With gold selling for over $1,600 an ounce, Americans are combing their dressers and attics for old jewelry, looking to cash in on the new gold rush. The miners on Discovery Channel’s hit reality show “Gold Rush” have a different kind of gold fever–they left their homes and family in the Lower 48, hoping to strike it rich mining for gold in Alaska.
“I’ve had talks with my kids about the state of the economy,” miner Todd “The Boss” Hoffman tells FOX411.com. "I’ve said, ‘Now, listen. We’re in deep trouble, we’ve overspent and in order for you little guys to have a future, daddy has to go out and do something a little crazy.’"
Last season, Hoffman, a former aviation worker, sold almost everything he owned and convinced several of his unemployed buddies to pool their resources and go to America’s Last Frontier to mine for gold. “I don’t qualify for unemployment,” explains Hoffman. “I’m not even on the radar for any of that type of stuff. For guys like me, that’s not even an option. Thank heavens it isn’t, because it’s killing our country. You have to get out there and make something happen.”
Todd Hoffman learned the art of mining from his father, Jack, during the hardscrabble ‘70s. “Coming out of the Carter days, it was rough for my family,” says Hoffman. “We weren’t successful money-wise, but we were very successful in that my father showed me the possibility of the future. That came to fruition later on, as now I am able to help my father realize his lifelong dream of becoming a gold miner.”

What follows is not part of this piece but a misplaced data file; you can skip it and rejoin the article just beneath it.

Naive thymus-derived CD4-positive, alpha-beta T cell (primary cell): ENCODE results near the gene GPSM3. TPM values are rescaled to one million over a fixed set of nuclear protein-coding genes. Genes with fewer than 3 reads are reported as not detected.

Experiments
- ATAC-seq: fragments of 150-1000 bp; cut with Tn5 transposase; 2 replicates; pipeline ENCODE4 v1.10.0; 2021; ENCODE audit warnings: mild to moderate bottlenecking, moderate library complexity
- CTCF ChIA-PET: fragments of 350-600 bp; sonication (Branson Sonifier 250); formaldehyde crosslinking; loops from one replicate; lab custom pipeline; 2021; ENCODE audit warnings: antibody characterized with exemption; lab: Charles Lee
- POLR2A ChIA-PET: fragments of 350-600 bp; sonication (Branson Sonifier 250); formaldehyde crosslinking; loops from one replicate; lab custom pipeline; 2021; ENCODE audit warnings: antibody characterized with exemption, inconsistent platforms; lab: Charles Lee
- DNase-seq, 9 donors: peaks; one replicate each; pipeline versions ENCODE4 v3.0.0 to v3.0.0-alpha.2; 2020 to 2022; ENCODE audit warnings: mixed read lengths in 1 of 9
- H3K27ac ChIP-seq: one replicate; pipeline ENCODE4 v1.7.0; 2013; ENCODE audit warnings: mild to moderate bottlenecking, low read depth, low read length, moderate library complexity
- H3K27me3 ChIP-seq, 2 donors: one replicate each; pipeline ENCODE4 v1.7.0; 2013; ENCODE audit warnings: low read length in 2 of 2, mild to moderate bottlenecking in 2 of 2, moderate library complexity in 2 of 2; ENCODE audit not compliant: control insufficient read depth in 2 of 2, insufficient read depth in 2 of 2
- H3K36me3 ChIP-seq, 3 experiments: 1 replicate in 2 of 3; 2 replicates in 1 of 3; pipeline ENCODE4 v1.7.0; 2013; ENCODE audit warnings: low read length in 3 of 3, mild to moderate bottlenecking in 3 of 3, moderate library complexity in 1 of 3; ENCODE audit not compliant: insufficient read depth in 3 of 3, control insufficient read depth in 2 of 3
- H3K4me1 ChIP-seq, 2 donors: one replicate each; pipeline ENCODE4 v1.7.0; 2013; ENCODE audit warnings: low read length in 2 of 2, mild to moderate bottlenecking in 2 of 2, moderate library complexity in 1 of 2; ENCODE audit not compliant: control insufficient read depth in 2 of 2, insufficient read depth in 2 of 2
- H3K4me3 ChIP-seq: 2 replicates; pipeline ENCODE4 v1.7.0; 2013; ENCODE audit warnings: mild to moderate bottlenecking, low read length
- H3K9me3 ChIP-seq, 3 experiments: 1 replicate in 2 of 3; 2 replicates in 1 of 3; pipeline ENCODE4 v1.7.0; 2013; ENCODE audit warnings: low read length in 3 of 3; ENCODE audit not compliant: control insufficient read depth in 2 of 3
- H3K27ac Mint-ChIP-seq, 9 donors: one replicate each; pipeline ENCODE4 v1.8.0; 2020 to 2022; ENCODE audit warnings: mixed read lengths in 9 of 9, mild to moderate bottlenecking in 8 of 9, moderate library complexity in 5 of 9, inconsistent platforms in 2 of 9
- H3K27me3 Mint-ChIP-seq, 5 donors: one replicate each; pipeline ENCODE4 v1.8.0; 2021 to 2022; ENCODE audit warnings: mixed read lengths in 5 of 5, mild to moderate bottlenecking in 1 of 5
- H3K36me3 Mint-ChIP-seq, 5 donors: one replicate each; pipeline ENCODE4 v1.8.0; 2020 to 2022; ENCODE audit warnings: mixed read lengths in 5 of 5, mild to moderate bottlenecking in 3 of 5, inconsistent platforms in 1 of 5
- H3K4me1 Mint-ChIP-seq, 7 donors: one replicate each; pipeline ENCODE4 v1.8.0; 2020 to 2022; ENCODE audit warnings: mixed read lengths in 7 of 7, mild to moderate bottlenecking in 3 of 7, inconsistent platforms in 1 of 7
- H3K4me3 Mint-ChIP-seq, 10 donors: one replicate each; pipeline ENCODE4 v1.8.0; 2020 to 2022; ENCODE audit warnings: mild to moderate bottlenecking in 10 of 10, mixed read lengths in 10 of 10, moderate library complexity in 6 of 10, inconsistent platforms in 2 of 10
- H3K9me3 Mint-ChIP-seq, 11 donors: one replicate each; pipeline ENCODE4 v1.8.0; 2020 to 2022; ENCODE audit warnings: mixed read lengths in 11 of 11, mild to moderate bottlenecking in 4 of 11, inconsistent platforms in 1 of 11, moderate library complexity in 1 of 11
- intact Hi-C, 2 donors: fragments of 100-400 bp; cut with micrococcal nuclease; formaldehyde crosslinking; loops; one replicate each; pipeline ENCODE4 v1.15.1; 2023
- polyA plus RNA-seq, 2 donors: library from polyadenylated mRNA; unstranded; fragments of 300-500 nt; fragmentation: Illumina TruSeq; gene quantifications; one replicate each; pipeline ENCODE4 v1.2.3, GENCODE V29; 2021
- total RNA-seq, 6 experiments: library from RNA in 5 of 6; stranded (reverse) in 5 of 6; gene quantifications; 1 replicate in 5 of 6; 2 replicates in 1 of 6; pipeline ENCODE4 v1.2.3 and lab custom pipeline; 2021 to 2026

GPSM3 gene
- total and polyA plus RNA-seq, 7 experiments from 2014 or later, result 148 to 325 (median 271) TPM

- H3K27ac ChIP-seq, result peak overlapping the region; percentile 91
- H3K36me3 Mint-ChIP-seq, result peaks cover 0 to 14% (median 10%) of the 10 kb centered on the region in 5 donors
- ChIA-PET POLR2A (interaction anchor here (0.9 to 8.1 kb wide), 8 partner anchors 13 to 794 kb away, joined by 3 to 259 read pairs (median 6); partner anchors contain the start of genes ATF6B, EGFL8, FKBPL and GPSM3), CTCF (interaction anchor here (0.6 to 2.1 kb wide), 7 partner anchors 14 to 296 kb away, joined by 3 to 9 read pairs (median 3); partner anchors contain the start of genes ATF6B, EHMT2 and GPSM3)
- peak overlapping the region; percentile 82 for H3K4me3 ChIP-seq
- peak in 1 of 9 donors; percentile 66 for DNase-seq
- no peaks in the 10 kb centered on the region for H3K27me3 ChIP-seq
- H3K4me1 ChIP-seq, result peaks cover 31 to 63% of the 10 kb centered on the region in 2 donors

But dreams don’t come easy.
Despite investing $250,000 in the mining venture, Hoffman and his father only found about $20,000 in gold last season. Veteran gold miner Fred Hurt believes that the Hoffmans' lack of success came from not listening to his advice.
“Last year I came in and I thought I had a lot to offer the fellows,” says Hurt. “I would suggest, and they would reject–much to their detriment. I guess they just didn’t want to listen to an old man.”
Undeterred, this season the Hoffmans mortgaged their small family airport in Sandy, Oregon to return to Alaska in their search for riches. “We’re a bit more seasoned,” Hoffman declares. “We’re taking more advice–it’s almost like we’re going from grade school to college. We go about things in a new way.”
There’s also more drama. “You’ll see some things that are really tough to watch,” Hoffman says of the new season’s father-son dynamic. “There’s some pretty emotional things that happen between me and my father. My dad had to kind of grow up on his own, so it’s a new experience for him to be a team player. And I’m a bit of a control freak, overstepping my bounds.”
After working for months on the "Glory Hole,” the name they gave their mine, the Hoffmans and their crew were finally seeing results–gold! Lots of gold. Unfortunately, their former advisor, Hurt, sensed a huge payday, and bought the mine outright–leaving the Hoffmans high and dry.
“They assumed that Porcupine Creek claim was just an old, worthless, worn-out claim. They were totally wrong,” Hurt says of his claim. “We did quite well.”
“It’s tough,” Hoffman says of the experience. “You get going in one direction, and then you have to go in another direction. I think the worst part about it is the mental aspect–you have to shift gears and figure out what to do. It’s tough to keep everybody together. We’re gone for six months, so it’s grueling on everybody–not just physically, but mentally, because of all the twists and turns. On top of that, we’re getting filmed!”
But seeing big, gleaming chunks of gold never gets old. “It’s the best feeling in the world,” says Hoffman. “When the process is working, it’s like a little money machine. Everything is ticking. We’re hitting on all cylinders–we’re processing gold. It’s like we’re tricking the whole world. It’s like saying, ‘Ha-ha! You didn’t beat us. We’re kicking your ass.’”
The second season of “Gold Rush” returns on Friday, October 28 on the Discovery Channel.